Duncan Bradley, design director, shares his views on developing the next generation of entrepreneurs within McLaren Applied Technologies.
McLaren Applied Technologies is an inspiring and liberating place to work.
In a sense, it’s more than just work, though: the ways in which we generate ideas, solve problems and work practically with new technologies and ideas has permeated how we think, and how we live our lives.
And we want to really harness and develop that mindset in people here.
We already know that the people who work here are incredibly creative, deep-thinking and resourceful, and we want to give everybody the opportunity to develop their own ideas within the framework of the company, rather than just providing them with a brief and asking them to look for some answers.
To do that, McLaren Applied Technologies created the Innovation Framework.
It’s backed by a significant pledge from the business to fund time and materials costs to inspire, encourage and help develop the best independent ideas from anyone in the company.
We’ve created a company-wide online resource to provide advice on what makes an idea successful, but the whole ethos is about creating a free-thinking environment that accelerates our culture of innovation.
Importantly we’re not looking for ‘pure technology’ research – that’s to say, long-term, open-ended design of larger technological ideas and principles; no, the guiding principle of the Innovation Framework is that we’re looking for areas in which we can innovate, where people have a clear end-product in mind.
That really helps focus and funnel development – there are other areas of the business that invest in ‘pure technology’ research – this framework will help lead people to a conclusion, hopefully creating something tangible at its conclusion.
How are we doing it?
We’re encouraging people to come to us with their ideas – whether that’s a ‘new’ idea they may have spontaneously had while sitting in the bath, or something that may have been buzzing around in their mind for months, or even years.
Ideas are submitted to a steering group which meets each month to review the submissions. We introduced the programme in March 2016, and have already put about 35 proposals into conceptual development in the first nine months. These cut across all different markets. We received one idea in aerospace technology that has been developed from a concept through a feasibility study into a visual concept using real technical rationale. It’s now a fully qualified idea that we can now take to market.
The steering group, which comprises members of senior management and an expert panel, reviews each submission and is able to give each proposer some useful advice for how they can best extend and expand their initial pitch.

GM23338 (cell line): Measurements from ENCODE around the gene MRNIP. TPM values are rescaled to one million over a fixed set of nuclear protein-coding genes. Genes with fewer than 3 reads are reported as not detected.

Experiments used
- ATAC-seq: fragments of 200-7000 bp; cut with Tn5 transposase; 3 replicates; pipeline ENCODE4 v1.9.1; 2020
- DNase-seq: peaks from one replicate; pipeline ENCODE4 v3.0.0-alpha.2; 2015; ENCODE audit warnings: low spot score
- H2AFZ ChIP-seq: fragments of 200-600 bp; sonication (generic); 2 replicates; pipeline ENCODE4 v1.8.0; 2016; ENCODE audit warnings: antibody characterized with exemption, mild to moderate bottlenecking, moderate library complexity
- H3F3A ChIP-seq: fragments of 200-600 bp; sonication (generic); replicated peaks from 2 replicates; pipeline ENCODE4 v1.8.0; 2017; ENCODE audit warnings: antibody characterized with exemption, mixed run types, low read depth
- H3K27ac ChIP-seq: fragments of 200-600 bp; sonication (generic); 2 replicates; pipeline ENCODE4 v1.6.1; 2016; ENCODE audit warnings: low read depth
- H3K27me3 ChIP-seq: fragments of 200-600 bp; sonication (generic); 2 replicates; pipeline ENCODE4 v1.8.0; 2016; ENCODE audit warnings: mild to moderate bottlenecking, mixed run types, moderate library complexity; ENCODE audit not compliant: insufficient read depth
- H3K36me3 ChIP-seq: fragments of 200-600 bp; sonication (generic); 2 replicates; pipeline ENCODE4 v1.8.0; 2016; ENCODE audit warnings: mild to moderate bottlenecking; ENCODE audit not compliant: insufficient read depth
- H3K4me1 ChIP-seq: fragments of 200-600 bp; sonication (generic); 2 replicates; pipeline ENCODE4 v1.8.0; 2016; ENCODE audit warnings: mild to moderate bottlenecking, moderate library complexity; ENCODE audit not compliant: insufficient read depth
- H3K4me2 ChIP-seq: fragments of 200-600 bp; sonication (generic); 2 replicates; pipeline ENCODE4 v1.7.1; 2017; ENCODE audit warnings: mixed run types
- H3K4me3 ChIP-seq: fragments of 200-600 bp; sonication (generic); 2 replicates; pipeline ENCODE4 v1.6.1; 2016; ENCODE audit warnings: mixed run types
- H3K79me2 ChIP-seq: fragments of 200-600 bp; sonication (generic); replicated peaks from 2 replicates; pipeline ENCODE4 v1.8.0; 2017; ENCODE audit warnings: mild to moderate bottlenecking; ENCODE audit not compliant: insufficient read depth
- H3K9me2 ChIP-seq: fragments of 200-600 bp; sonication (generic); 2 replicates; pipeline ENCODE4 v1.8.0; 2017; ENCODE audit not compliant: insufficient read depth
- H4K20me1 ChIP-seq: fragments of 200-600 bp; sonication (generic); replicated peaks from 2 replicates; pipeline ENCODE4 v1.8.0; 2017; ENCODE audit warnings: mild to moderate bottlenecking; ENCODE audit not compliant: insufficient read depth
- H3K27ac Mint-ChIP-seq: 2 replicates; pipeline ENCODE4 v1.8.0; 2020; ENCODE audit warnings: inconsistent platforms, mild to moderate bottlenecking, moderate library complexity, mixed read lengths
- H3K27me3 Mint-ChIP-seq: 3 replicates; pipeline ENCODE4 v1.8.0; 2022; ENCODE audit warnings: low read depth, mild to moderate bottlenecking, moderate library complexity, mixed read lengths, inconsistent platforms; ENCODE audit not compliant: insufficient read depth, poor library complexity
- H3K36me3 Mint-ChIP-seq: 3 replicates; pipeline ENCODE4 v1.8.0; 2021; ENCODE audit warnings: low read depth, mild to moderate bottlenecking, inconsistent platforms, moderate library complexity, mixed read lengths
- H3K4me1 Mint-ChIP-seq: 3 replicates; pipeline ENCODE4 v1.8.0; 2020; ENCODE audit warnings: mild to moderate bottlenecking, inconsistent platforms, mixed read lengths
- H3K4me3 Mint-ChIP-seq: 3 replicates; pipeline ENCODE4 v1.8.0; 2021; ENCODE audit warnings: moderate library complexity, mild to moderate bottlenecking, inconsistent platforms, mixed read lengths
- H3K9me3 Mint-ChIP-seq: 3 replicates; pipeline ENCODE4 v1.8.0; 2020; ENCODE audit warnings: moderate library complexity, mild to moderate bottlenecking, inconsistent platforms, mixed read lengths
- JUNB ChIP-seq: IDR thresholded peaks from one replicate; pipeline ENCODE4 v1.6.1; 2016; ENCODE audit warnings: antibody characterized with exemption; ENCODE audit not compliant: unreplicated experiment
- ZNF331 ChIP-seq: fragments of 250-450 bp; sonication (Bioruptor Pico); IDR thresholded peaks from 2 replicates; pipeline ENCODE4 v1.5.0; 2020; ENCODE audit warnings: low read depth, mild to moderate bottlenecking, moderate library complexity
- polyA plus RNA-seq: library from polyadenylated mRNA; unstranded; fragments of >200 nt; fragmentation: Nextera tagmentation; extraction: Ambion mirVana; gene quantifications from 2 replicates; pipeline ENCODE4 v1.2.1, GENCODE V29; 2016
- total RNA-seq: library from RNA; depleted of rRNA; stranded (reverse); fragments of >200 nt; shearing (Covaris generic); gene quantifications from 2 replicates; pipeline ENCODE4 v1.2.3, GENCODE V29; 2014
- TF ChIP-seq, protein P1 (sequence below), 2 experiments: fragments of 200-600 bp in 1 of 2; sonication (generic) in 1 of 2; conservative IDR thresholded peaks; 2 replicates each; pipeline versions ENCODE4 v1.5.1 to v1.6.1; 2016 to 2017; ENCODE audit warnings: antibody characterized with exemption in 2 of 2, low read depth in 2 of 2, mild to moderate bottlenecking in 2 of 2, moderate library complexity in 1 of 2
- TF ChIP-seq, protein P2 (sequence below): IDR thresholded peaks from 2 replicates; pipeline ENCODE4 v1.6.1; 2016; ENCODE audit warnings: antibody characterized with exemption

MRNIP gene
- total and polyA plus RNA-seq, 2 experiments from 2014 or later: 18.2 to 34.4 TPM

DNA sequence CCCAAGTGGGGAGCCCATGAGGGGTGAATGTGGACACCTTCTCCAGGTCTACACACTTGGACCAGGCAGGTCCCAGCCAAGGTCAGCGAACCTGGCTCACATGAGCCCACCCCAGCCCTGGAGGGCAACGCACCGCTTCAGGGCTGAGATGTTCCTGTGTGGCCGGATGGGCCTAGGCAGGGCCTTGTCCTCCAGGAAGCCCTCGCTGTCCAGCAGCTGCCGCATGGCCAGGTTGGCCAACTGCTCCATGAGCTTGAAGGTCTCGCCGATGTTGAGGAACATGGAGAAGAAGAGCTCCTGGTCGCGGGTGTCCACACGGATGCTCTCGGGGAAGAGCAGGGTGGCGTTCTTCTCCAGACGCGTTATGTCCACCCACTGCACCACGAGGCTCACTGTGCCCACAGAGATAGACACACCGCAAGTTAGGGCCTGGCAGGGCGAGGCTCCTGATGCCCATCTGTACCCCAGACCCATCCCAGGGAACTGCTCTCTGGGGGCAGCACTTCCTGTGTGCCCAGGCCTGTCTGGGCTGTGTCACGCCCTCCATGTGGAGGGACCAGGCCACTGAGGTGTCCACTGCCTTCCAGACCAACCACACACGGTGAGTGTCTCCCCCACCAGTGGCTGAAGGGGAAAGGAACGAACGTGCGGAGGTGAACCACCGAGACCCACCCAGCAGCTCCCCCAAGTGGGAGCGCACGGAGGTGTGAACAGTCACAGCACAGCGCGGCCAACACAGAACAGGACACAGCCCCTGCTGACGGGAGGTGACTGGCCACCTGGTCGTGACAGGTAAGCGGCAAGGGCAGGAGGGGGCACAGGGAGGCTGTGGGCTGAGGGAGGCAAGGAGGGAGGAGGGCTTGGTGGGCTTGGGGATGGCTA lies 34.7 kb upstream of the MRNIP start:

That’s initially in the form of time – we allow people working-time within the business to allocate fully to the development of the concept – and money to cover any necessary costs and materials.
We also provide access to other areas of expertise within the business – so, if somebody needs a project manager or a field expert, we’ll set that up so the proposer can operate with a mini-project team. And that can really quickly and powerfully help to expand an idea.
Once that initial research and development has been concluded, we’ll meet up and look at creating a more considered development plan, which we continually review.
As the project develops, it gathers more impetus – it gradually turns from a pure idea, into a business-plan, a programme that requires first-order prototypes and technical feasibility studies into a proper business model, which we assess for its viability and attractiveness to the market.
And that’s a really important notion about how and why we work here at McLaren: we want to empower and motivate people, providing a constant, positive stimulus for people who are restlessly creative and innovative. They find that it takes them above and beyond their own limits of what they thought was initially possible within the company.
In turn, that has had a positive impact on the business as a whole.
It makes us even more transparent: one of our key business values is transparency on projects – whether they succeed or fail. – and it’s helped to show the ways in which the company is thinking, and developing its thinking, which is a real positive.
Equally, there’s healthy cross-pollination of both thought and action across the whole business. People often tend to work in concentrated silos, admittedly working on really cool technology, but the Innovation Framework has really helped bring people together. The steering group is able to create links between projects and bring together different sectors of the business, mutually strengthening them.
Our ambition is that we continue to foster this spirit of independent innovation and entrepreneurship within McLaren Applied Technologies.
It’s made an already-cool business feel even more exciting, liberating and a better place to work.
Hear from the engineers, designers and business leaders that are developing products and services that will improve people’s lives here.